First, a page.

Samsung TabPro S
In the quest for portable computing devices, many people are turning towards hardware that doubles as both a tablet and laptop.
Enter Samsung’s TabPro S, the latest iteration of its Galaxy Tab line-up (I own one of the original Galaxy Tabs. It was good then: Not so great now).
The TabPro S is a 12-inch tablet, running Windows 10 and aims to take on the iPad Pro and probably Microsoft’s Surface Pro device.
The TabPro S comes with a keyboard cover (yes, it’s included in the price) that snaps onto the base of the body via a magnetic coupling. At first, I wasn’t sure that the keyboard cover was strong enough to support the tablet in an upright position, but once I’d got the hang of it, I pretty much kept it in that position while I had it, using it to watch movies via streaming services like Netflix and Lightbox, web browsing and general tablet-related activities.
While the keys don’t have much travel and are quite close together, I was able to touch type accurately most of the time but definitely not to the accuracy that I could on a standard or mechanical keyboard. I also wouldn’t advise using the keyboard on your knees: It’s quite unstable so needs to be used on a sturdy flat surface like table or desk.
The super AMOLED screen is the hero with the TabPro S, offering full HD at a resolution of 2160 x 1440 resolution. The screen does have quite a large bezel, though, but it didn’t detract from my time with the tablet. Strangely, though, it doesn’t come with a stylus: I can see this device as just the ticket for design or art work.
Under the hood you’ll find 4Gb of RAM and an Intel Core M CPU (a dual core CPU clocked at 2.24Mhz), which means that the TabPro S isn’t a powerhouse performer but it means that battery life is fantastic, offering several hours use before needing a charge. Apart from a 3.5mm headphone jack and the USB-C charge port, there are also no other connections on Samsung’s device so you can’t connect other devices or a USB flash drive. The TabPro S has 128Gb of flash storage, which should be enough, given the push these days to save most of your content to the cloud.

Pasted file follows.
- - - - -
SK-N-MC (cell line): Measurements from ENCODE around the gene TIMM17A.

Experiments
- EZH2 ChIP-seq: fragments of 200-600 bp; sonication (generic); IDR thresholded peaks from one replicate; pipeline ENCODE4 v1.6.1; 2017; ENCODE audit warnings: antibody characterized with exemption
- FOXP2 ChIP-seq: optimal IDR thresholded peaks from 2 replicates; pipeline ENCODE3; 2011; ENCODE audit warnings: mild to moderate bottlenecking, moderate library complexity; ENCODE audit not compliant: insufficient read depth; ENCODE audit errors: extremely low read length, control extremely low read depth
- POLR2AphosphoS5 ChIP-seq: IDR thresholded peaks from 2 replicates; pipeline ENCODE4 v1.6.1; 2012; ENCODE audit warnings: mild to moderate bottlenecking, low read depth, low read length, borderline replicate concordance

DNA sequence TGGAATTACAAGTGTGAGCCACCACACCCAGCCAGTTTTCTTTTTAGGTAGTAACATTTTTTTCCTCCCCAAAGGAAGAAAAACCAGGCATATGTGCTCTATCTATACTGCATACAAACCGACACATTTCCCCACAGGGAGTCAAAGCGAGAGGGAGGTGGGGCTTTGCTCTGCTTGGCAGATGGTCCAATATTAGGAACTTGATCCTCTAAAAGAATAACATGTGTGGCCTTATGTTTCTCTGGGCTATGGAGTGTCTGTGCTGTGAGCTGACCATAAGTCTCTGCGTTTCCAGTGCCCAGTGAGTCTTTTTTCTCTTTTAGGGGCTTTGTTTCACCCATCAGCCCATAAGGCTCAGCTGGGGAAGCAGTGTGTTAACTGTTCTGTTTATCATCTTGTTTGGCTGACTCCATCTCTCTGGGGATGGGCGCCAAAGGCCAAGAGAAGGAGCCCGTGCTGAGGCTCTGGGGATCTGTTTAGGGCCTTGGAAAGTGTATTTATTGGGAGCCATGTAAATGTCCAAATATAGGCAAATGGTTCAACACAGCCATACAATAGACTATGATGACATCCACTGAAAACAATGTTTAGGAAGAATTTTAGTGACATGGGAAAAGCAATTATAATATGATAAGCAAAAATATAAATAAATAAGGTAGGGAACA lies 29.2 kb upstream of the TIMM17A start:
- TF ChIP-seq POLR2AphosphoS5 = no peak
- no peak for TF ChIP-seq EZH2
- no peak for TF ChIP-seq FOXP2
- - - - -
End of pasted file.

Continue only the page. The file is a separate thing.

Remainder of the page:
A nice touch is that you can pop in a SIM card and access 4G speeds if you’re out of Wi-Fi range.
I definitely see the TabPro S as productivity machine rather than a gaming one, but thanks to its Windows 10 operating system, you can stream content from your Xbox One console to the device. I streamed Rockstar’s Red Dead Redemption to the tablet and it worked flawlessly and lag free. It’s a great feature if your Xbox One is connected a TV that is being used by other people but you want to get your game on.
A downside for me, is the lack of a USB port but Samsung are clearly going for portability (it tips the scales at less than 700 grams) and thinness with the TabPro S.
The TabPro S isn’t a laptop killer or replacement thanks to its medium range specs but it would be ideal as a BYOD device for a school student or a lightweight business tablet. It’s also a great device for consume multimedia content like Netflix or other streaming services.
A good effort from Samsung.